What is the difference between manufacturing company accounting and treading company accounting?

what is the difference between manufacturing company accounting and treading company accounting
Asked Sep 01, 2015
Hi, nothing accurate but I think that
A trading account is prepared to find out the results (profit or loss) of trading activities. Cost of goods Sold is deducted from the value of sales to find out the trading result, i.e. gross profit.
A manufacturing account is prepared to find out cost of production. That is a manufacturing account is relevant when there is manufacturing activities.
I know a manufacturing company who manufacture the madical cables in china.
Answered Oct 08, 2015
Generally agree with Jawlong, but for more info:
A trading company, or retailer/wholesaler, buys a completed product and re-sells it.
A manufacturing company buys raw materials and provides a finished or partially finished product to another manufacturing company or wholesaler.
The biggest difference is that a wholesaler/retailer has a good idea of the "cost" of the items they sell. If I buy a pair of shoes from the Chinese manufacturer for $2, my cost of goods sold when I sell them to an American company for $5 is that $2. A manufacturing company has to calculate the cost of the products they make in order to properly price them. It does no good to make a lot of sales if you lose money on every sale. This is why "Cost accounting," is such a big deal.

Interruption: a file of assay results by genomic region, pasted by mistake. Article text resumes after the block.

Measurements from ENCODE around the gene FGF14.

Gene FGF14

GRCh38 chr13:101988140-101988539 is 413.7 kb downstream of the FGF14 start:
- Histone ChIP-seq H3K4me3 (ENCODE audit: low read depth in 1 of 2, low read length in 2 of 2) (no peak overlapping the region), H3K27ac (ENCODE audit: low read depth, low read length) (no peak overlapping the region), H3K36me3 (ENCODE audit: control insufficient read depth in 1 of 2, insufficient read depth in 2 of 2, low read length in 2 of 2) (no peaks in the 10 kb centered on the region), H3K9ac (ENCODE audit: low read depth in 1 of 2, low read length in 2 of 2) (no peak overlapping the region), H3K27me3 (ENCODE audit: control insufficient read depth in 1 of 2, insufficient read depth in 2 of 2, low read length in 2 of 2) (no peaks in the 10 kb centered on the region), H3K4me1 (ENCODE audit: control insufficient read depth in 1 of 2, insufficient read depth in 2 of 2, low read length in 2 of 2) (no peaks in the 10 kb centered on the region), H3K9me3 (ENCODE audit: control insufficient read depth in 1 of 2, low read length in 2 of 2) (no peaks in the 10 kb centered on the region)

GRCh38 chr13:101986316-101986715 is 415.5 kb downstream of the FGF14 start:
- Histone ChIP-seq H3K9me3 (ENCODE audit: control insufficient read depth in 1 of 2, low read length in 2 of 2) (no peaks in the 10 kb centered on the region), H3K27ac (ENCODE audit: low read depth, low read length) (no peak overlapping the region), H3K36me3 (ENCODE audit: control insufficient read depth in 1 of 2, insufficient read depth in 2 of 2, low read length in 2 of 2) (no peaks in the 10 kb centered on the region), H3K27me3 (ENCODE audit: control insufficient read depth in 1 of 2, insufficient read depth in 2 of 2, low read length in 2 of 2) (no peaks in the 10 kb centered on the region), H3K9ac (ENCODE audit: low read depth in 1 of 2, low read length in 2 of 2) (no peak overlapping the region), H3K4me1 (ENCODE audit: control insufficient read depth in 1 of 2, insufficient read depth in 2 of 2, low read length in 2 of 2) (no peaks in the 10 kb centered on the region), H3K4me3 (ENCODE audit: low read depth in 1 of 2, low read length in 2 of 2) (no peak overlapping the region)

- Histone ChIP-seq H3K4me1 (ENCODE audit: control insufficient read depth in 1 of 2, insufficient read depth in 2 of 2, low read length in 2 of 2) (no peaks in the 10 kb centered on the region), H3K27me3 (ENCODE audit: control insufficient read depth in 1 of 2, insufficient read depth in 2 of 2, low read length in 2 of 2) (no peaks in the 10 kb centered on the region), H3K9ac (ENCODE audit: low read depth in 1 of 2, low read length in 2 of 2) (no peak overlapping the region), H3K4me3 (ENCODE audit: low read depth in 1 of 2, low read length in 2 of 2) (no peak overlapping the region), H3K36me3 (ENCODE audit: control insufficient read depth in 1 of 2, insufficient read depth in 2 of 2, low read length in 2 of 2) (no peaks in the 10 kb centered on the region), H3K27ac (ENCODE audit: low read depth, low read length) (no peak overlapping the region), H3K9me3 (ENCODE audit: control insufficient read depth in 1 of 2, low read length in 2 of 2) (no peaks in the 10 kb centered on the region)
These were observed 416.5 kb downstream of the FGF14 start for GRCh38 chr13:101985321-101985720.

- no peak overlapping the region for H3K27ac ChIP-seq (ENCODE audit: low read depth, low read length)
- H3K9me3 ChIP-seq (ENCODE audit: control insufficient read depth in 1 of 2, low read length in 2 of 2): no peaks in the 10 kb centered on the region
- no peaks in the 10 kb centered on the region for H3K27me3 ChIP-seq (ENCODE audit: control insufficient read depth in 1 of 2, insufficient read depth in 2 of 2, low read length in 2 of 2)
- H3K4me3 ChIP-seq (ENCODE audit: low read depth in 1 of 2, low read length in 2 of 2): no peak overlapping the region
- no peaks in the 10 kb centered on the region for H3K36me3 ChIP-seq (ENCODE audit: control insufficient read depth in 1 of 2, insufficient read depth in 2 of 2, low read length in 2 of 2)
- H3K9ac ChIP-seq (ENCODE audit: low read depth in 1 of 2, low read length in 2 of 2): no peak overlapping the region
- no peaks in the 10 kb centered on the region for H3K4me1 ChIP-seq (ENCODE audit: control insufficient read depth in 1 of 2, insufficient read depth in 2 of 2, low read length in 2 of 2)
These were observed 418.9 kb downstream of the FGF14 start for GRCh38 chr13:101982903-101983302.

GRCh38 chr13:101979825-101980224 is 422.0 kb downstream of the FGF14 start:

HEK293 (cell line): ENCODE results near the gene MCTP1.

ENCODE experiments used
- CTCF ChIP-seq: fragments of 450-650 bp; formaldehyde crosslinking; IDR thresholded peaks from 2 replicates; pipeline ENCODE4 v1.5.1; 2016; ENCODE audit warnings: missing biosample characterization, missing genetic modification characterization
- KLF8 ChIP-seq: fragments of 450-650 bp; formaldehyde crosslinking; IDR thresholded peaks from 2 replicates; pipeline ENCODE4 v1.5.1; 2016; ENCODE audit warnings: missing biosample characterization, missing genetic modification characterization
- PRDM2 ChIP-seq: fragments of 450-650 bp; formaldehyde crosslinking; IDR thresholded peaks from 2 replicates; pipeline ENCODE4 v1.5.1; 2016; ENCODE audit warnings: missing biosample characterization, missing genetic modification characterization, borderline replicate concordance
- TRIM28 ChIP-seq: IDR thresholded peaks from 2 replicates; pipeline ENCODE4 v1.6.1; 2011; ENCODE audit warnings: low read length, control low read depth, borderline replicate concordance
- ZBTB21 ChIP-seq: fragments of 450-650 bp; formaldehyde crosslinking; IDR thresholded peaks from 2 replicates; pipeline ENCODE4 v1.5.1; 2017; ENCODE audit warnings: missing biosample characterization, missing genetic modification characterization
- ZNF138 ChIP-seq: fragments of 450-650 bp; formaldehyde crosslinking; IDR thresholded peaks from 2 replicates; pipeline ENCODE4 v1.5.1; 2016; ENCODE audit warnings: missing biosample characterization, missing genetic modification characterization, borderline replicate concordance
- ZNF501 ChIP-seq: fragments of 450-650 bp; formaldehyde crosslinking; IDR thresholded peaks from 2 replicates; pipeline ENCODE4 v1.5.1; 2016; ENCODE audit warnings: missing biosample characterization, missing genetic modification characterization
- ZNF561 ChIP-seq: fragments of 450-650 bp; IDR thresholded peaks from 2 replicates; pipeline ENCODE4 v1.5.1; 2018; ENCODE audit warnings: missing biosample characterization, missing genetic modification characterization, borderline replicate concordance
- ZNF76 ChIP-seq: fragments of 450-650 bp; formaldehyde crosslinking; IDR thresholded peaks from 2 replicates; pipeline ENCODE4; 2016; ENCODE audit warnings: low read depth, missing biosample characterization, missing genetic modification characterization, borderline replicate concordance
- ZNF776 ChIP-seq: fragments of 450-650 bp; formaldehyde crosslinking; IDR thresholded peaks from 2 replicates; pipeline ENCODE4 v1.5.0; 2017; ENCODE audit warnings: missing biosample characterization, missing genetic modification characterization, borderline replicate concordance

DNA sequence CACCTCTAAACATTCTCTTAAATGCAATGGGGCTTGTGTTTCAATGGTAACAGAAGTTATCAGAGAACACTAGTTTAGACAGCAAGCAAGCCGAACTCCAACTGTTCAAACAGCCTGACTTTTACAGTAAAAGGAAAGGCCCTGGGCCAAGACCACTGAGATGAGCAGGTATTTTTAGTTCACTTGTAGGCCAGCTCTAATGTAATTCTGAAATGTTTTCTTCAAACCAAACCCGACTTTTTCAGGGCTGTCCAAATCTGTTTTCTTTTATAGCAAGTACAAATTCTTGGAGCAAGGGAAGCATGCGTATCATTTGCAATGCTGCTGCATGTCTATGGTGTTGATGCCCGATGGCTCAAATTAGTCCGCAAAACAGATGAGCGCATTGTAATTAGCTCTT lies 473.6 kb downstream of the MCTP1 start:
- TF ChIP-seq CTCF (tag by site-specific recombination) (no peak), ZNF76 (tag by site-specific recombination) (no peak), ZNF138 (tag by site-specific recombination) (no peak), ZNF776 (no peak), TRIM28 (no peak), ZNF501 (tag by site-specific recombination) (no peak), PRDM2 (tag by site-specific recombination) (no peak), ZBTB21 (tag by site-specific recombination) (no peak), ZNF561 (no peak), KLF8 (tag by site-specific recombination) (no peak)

Basically, cost accounting is the process of figuring out how much of your major costs go into each product, then allocating minor costs to your products in such a way that you don't badly overstate or understate costs. If Jim only makes widgets, you can assign all his labor costs to widgets, but since Paul works on both widgets AND doodads, you need Paul to keep track of how many hours he spends on doodads, and how many on widgets, and then you divide the cost of his time appropriately. Meanwhile Janice in HR and Bill the receptionist don't directly work on either widgets OR doodads, so you might look at the "direct costs" of each (direct costs are the costs you can economically match to one production line) and assign your HR and reception costs proportionately. Also, you may use nails in both widgets and doodads, but if widgets sell for $50 each, and doodads for $75 each, and your cost of nails is $1 per 100 units, you probably don't want to spend the time and money to track how many nails you use on each, so that would also go in your "indirect costs" category (indirect costs are costs that cannot economically be matched to one production line, and so are assigned on an estimated or ad hoc basis).
Answered Nov 12, 2015

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